Naval Sea Systems Command spokesman Chris Johnson told CNN the team arrived at El Faro's last known location northeast of Crooked Island in the Bahamas on Friday night and began searching the 100-square-mile zone immediately. The waters there are about 15,000 feet deep, according to the Navy.
"The Navy's mission will be to first locate the ship and, if possible, to retrieve the voyage data recorder -- commonly known as a black box," officials said in a statement.
The Jacksonville, Florida-based El Faro disappeared October 1 while making its weekly cargo run to San Juan, Puerto Rico. The ship's 28 American crew members and five Polish nationals are presumed dead.
A properly working black box will emit a signal for 30 days, which means only a week remained upon the team's arrival before the batteries in El Faro's were scheduled to die.
Locating the container ship's VDR would likely provide insight into the crew's decision-making leading up to and during its ostensibly fatal encounter with Hurricane Joaquin.
Tote Services, the company that owns the 40-year-old El Faro, confirmed that several pieces of large debris that had washed ashore in the Bahamas came from the doomed ship.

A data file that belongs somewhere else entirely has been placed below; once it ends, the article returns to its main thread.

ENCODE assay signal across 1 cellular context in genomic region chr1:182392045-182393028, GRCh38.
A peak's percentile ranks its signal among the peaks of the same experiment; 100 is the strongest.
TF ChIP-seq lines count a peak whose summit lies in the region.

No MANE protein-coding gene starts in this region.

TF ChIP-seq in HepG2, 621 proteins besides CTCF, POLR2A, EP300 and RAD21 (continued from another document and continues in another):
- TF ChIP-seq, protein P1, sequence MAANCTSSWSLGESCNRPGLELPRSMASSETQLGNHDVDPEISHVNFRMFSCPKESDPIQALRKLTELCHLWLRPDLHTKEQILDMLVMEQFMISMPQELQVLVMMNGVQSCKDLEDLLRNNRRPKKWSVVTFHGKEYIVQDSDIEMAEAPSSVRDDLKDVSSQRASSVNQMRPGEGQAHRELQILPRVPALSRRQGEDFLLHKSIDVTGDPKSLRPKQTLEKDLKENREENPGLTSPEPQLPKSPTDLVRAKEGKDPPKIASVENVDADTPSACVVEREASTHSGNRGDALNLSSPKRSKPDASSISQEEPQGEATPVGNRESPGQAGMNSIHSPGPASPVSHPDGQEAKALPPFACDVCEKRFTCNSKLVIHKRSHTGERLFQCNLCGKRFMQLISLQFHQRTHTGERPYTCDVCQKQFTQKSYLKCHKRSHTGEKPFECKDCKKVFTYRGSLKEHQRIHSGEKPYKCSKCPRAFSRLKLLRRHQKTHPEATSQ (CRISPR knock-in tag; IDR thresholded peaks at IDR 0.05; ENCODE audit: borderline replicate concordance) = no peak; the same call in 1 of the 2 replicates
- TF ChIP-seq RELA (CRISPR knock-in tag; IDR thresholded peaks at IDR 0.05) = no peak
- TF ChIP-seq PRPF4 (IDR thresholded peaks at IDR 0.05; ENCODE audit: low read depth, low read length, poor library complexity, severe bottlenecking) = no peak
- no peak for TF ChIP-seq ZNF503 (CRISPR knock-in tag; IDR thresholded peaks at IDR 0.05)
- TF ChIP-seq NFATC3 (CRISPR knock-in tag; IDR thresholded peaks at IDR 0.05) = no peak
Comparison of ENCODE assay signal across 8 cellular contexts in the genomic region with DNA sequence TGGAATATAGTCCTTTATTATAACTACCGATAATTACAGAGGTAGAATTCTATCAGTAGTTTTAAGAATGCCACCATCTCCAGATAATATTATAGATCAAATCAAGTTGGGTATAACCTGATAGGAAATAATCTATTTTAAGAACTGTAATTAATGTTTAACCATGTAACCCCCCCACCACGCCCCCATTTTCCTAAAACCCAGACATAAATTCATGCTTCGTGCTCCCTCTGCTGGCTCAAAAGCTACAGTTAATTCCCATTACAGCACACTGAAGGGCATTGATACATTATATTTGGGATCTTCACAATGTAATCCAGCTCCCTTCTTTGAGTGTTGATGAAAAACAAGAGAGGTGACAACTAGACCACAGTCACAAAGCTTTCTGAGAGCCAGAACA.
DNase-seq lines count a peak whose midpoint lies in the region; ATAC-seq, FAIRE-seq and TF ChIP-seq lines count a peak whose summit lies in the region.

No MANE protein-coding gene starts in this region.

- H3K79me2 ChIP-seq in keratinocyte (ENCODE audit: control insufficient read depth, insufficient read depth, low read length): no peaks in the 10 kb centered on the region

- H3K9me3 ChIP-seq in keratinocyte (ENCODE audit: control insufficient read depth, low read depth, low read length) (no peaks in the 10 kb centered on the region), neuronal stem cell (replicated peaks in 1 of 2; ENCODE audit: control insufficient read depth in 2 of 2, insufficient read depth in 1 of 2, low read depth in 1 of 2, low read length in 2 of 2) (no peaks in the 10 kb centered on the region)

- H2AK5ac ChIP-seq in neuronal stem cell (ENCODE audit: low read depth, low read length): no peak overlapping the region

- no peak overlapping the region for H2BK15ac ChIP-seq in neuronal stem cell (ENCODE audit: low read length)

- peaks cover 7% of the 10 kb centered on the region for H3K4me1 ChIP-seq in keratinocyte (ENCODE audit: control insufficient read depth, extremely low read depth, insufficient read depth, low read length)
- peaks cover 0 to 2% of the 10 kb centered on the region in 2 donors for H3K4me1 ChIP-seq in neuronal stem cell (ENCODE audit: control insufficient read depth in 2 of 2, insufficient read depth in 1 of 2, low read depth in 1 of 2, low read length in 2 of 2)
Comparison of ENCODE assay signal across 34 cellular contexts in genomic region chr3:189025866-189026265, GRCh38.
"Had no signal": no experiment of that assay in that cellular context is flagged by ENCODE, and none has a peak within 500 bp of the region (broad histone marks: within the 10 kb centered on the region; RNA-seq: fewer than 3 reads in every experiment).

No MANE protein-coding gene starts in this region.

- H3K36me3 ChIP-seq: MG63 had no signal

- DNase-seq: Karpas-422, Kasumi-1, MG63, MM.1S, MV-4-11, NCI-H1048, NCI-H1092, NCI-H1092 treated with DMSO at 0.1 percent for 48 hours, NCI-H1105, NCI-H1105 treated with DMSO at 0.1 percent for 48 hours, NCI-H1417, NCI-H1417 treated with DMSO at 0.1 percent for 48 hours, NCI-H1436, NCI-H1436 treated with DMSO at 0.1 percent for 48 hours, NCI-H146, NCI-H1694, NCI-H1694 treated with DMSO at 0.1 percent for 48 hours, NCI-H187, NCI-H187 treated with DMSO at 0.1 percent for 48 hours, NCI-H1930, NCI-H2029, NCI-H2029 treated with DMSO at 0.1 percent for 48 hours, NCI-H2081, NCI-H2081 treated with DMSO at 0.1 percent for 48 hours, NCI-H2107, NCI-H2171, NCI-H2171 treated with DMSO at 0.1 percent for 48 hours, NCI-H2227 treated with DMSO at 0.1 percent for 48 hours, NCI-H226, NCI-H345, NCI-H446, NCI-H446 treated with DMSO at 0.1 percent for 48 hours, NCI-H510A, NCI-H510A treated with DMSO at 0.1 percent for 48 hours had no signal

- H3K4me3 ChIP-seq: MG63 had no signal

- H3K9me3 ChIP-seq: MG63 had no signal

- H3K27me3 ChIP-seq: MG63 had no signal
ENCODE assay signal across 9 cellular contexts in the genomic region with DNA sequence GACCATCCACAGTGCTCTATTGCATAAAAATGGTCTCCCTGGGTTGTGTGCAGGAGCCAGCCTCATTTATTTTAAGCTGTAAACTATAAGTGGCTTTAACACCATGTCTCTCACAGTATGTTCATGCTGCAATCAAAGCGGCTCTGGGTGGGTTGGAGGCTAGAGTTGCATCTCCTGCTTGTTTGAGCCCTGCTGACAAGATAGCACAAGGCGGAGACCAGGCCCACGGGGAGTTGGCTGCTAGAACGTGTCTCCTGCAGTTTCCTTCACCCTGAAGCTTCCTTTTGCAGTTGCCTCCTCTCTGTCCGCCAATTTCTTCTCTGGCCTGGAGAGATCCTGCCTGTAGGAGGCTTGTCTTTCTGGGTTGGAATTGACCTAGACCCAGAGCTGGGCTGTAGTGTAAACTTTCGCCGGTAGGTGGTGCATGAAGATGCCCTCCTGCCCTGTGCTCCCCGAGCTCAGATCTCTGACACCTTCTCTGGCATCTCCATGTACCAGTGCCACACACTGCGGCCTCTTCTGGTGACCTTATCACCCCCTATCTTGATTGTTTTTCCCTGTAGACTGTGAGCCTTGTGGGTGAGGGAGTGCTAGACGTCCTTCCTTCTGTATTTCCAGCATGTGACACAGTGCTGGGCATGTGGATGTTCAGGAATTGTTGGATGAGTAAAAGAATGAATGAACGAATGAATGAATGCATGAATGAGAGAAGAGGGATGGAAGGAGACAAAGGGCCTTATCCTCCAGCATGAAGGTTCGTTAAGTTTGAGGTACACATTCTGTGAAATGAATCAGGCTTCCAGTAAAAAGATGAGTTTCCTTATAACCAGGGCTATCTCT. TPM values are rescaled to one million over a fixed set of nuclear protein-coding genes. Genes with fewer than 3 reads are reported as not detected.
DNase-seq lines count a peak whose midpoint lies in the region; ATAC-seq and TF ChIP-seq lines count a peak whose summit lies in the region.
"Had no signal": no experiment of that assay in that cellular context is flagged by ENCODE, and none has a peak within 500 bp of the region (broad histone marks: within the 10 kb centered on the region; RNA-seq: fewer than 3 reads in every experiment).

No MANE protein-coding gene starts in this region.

Same equipment used in MH370 search
Johnson said the search team will use the pinger locator until it either finds the VDR or its batteries run out.
According to the Naval Sea Systems Command website
, "the pinger locator is towed behind a vessel at slow speeds (...) the received acoustic signal of the pinger is transmitted up the cable and is presented audibly ... the operator monitors the greatest signal strength and records the navigation coordinates. This procedure is repeated on multiple track lines until the final position is triangulated."
It's not the first high-profile mission for this particular towed pinger locator.
In 2014, it scoured a large swath of the Indian Ocean looking for the still-unrecovered black box belonging to Malaysia Airlines Flight MH370.
But whereas that search area was massive -- equivalent to the size of New Mexico -- the search area for El Faro is only a fraction of that size -- about half the size of Lake Tahoe.
It's one of the reasons why Johnson is feeling confident about their chances this time around.
"If we get out there and can't find the (VDR), we have other options, and those options might be better anyway," he said.
One of those options is a sonar vehicle called Orion
that is towed underwater as it sends back real-time data. Johnson said the team will move on to the Orion if "they determine they are likely not going to locate the signal."
The other is the remotely operated vehicle called CURV 21
that Johnson said is loaded with "a suite of video equipment."